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The Future of Identity in the Digital World? A Sit-Down With ID Partner Co-Founder Elizabeth Garber

The modern digital world has seen its fair share of innovations over the past few years when it comes to the fields of Artificial Intelligence, Medicine, Energy, and Security. However, a new form of innovation is seemingly on the rise when it comes to not just private companies but among different countries around the world. One which supporters hope will in some part help many pressing global issues including the ability for people to receive access to basic services including Health, Education, and Travel by the governments of an individual’s respective country. 

With this, different countries, companies, foundations, and international organizations are looking into a new digital system known as Digital Identity that promises to do just that, establish a means to which citizens of a country are able to be all universally identified so that their governments are able to deliver political, economic, and civic rights to all. Groups that envision this new system include the Bill and Melinda Gates Foundation, the Economic Forum, the World Bank, and most of all the United Nations; who are pushing for this identity system to be adopted sometime in the next decade as a way to achieve one of its many Sustainable Development Goals (SDG).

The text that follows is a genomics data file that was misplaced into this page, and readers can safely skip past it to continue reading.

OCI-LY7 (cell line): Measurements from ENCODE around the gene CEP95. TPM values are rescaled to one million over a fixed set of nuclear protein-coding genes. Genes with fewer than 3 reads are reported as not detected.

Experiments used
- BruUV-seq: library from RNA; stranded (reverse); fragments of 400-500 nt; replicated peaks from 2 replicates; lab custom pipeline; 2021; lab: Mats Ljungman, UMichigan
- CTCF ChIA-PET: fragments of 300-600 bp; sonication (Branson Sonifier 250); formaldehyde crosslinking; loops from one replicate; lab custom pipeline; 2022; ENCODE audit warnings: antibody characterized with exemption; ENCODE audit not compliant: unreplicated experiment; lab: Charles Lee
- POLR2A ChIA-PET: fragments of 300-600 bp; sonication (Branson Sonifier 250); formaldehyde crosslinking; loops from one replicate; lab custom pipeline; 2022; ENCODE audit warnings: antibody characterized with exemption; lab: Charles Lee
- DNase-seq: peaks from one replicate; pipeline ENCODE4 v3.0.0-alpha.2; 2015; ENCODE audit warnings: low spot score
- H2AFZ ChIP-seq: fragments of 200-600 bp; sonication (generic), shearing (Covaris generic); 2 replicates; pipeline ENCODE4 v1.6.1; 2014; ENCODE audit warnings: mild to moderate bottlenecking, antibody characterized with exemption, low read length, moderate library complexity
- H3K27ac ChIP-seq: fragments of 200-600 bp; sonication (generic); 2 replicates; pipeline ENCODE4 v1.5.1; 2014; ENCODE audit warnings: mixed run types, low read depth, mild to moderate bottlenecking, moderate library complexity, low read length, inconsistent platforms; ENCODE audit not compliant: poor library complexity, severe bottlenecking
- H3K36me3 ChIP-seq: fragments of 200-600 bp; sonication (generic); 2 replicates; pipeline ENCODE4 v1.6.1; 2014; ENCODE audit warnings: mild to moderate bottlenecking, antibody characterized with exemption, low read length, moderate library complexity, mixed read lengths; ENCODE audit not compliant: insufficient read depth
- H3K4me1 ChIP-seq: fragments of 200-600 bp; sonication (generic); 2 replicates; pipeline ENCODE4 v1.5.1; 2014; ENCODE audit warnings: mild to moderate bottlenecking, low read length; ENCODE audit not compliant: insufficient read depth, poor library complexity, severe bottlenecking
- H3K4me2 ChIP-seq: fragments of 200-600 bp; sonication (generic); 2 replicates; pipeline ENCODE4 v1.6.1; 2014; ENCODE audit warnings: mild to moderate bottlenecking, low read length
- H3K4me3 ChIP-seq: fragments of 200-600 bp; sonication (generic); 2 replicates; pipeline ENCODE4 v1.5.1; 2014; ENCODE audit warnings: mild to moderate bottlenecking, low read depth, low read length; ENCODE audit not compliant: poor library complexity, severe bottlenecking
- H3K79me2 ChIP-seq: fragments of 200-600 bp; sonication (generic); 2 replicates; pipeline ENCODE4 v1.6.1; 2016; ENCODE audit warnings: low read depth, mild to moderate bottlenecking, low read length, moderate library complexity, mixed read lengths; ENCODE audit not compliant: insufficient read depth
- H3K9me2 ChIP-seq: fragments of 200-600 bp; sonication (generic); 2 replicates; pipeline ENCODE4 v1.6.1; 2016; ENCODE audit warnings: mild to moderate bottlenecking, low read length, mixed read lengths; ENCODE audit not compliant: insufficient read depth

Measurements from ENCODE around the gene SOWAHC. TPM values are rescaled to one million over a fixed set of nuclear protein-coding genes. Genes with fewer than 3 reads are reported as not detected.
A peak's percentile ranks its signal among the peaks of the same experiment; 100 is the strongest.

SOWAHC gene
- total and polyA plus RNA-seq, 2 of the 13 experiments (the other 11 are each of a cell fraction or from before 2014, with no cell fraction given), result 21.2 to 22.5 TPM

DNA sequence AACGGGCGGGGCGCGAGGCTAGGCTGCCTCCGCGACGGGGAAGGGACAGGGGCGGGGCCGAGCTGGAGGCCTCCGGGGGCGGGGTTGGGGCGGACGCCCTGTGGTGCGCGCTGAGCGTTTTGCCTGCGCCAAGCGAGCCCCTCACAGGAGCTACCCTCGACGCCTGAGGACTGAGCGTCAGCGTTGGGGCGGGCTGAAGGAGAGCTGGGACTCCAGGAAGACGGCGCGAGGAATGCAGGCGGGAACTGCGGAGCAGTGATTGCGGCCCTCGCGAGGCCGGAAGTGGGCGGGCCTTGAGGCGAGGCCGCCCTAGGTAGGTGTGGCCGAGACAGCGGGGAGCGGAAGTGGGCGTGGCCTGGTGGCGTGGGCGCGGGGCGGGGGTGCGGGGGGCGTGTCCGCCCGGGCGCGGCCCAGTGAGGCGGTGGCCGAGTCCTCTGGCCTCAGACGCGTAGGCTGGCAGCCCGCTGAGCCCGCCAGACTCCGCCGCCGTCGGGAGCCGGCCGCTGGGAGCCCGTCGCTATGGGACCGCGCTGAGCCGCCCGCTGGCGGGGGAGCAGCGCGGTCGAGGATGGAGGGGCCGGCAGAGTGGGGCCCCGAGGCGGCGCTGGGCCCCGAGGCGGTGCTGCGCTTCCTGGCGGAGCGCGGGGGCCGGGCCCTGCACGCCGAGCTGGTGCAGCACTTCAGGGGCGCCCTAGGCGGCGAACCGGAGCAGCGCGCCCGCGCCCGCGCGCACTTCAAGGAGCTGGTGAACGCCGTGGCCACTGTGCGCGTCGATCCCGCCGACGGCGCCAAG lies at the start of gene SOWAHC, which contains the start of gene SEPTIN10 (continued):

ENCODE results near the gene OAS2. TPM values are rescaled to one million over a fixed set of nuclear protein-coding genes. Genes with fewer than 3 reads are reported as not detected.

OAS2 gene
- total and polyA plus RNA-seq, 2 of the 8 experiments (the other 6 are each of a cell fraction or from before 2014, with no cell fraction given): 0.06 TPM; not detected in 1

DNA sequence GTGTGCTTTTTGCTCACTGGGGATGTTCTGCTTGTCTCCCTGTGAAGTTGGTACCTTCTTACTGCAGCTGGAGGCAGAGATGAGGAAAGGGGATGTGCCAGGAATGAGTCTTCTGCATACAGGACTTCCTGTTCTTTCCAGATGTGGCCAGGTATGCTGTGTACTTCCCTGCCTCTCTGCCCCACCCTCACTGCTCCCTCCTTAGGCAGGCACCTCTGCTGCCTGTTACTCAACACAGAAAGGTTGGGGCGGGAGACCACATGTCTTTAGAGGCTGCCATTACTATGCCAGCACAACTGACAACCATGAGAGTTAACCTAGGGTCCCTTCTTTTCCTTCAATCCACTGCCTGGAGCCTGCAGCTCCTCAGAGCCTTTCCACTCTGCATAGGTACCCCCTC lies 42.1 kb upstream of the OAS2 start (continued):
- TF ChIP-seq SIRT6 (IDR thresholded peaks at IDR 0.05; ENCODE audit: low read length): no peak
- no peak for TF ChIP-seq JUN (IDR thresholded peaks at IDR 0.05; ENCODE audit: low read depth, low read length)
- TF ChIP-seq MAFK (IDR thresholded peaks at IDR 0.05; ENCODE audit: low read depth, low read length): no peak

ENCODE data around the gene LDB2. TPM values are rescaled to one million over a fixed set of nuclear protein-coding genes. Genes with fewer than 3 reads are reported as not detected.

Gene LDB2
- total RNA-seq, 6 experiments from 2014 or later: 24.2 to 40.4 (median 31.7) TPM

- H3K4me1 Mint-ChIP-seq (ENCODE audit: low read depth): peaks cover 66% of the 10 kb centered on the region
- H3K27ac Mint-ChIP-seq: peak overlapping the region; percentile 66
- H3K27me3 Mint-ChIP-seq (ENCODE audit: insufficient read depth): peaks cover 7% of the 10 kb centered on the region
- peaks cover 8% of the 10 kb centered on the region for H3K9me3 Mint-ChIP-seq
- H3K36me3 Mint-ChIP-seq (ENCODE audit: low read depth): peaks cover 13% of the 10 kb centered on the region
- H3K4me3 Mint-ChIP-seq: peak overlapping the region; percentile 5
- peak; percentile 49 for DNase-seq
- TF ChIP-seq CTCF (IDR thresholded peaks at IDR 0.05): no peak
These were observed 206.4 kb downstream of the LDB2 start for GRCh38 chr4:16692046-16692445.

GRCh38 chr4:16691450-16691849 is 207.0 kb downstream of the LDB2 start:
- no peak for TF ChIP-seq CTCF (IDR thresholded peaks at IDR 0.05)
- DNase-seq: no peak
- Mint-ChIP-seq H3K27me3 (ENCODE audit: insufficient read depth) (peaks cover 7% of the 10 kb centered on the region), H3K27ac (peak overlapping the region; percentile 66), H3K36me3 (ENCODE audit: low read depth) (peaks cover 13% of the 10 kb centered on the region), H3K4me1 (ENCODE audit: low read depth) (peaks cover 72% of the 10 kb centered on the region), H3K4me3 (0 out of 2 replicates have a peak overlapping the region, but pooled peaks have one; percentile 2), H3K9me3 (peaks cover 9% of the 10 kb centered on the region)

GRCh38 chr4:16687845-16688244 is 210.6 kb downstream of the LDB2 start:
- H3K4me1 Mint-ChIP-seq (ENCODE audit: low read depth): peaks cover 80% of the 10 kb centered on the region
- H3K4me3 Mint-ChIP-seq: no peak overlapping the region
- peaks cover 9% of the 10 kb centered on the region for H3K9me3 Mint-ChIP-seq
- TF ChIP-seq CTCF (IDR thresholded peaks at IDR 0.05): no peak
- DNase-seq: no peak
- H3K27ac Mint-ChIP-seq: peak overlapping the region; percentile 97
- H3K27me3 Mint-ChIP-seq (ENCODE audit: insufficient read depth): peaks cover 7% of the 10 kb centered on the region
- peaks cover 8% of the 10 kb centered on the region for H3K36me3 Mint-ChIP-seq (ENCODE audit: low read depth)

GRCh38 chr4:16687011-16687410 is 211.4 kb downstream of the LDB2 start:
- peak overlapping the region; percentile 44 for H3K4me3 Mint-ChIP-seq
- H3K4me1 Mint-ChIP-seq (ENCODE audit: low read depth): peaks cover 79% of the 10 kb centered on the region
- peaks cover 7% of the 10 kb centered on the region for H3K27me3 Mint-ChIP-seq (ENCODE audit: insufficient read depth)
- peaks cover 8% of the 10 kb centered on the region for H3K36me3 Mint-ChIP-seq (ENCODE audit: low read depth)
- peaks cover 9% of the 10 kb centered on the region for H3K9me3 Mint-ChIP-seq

Elizabeth Garber and the origin of IDPartner

Logo for IDPartner

To get a better understanding on these types of identity and security classifications, their dynamics, and questions that can arise; RaiseTheVoices recently conducted an interview with Elizabeth Garber, Chief Product Officer and Co-Founder of IDPartner, a newly made software company which seeks to expand Digital Identities and Identity Verification in order to create a safer online world, and lead Editor of the White Paper Human-Centric Digital Identity: A Primer for Government Officials.

Throughout the Interview, Elizabeth was able to expand much on the dynamics that comes with these systems such as sentiment and execution among countries, but before the conversation touched on Digital Identity, we focused on her work and how working in the Development industry transitioned to her involvement in being outspoken for the identity system.

To begin, Elizabeth explained how she was involved in the human-centered design processes for various major companies and how the drive to make sure that these companies delivered their goods or services in a way that human-centered or human-focused; examining the benefits and the merits these goods or services can have on users or customers and the values that companies should strive in order to facilitate this interaction. Essentially, her work experience made her get a strong sense of positive customer experience throughout the different Energy, Telecommunication, Communication, and Financial industries she worked under.